Questions are being raised about Goldman because so many of the leading White House contenders have close family ties to the Wall Street bank. Ted Cruz’s wife, Hillary Clinton’s son-in-law and Chris Christie’s brother, for example, all have worked at Goldman.
Why so many relatives of Goldmanistas are leading politicians is hard to say. Conspiracy theorists, I am afraid, will see it as evidence that Matt Taibbi of Rolling Stone was right when he compared the bank to a “great vampire squid wrapped around the face of humanity” in 2010. I suspect it probably has more to do with the very small world of the US elite. But, whatever the case, the spectre of that celebrated cephalopod is once again influencing national politics, at least for now, with consequences for Goldman and other banks.
7. If only… – Brad Delong chronicles the response of the world's policy elite to the Great Recession of 2008 and 2009 and how the triumph of the monetarists through the 80s and 90s is responsible for the timidity of that response.
Admitting that the monetarist cure was inadequate would have required mainstream economists to swim against the neoliberal currents of our age. It would have required acknowledging that the causes of the Great Depression ran much deeper than a technocratic failure to manage the money supply properly. And doing that would have been tantamount to admitting the merits of social democracy and recognizing that the failure of markets can sometimes be a greater danger than the inefficiency of governments.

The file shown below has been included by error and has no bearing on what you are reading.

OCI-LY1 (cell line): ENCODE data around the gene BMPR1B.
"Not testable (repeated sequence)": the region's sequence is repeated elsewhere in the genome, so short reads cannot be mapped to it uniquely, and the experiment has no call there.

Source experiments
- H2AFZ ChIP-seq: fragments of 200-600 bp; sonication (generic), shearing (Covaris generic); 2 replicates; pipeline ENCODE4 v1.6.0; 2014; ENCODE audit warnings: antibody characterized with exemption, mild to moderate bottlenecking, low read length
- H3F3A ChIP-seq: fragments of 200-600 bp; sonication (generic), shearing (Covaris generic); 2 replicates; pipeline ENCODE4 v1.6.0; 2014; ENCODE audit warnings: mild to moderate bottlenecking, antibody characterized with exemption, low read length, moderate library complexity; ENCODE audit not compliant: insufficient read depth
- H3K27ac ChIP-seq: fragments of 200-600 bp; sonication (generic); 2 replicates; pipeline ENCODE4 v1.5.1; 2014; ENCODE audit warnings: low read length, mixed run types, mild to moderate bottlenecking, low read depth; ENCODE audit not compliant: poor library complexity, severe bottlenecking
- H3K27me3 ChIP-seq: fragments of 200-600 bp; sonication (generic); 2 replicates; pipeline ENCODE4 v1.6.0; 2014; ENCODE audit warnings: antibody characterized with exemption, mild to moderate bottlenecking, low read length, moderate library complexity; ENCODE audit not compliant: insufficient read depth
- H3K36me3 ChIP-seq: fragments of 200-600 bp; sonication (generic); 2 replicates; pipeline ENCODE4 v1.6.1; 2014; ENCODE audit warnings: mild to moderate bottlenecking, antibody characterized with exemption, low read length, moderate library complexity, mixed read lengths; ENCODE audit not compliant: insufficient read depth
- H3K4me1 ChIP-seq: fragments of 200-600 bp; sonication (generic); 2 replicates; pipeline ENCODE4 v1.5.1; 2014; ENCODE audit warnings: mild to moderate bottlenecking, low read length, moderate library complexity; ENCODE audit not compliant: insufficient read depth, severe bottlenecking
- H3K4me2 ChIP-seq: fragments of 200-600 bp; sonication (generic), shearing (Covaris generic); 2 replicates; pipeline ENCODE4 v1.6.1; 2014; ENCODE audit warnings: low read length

The result was a host of policies based not on evidence, but on inadequately examined ideas. And we are still paying the price for that intellectual failure today.
Let’s tackle the history first. In general, trade deals today are markedly different from those made in the decades following World War II, when negotiations focused on lowering tariffs. As tariffs came down on all sides, trade expanded, and each country could develop the sectors in which it had strengths and as a result, standards of living would rise. Some jobs would be lost, but new jobs would be created.
Today, the purpose of trade agreements is different. Tariffs around the world are already low. The focus has shifted to “nontariff barriers,” and the most important of these — for the corporate interests pushing agreements — are regulations. Huge multinational corporations complain that inconsistent regulations make business costly. But most of the regulations, even if they are imperfect, are there for a reason: to protect workers, consumers, the economy and the environment.
What’s more, those regulations were often put in place by governments responding to the democratic demands of their citizens. Trade agreements’ new boosters euphemistically claim that they are simply after regulatory harmonization, a clean-sounding phrase that implies an innocent plan to promote efficiency. One could, of course, get regulatory harmonization by strengthening regulations to the highest standards everywhere. But when corporations call for harmonization, what they really mean is a race to the bottom.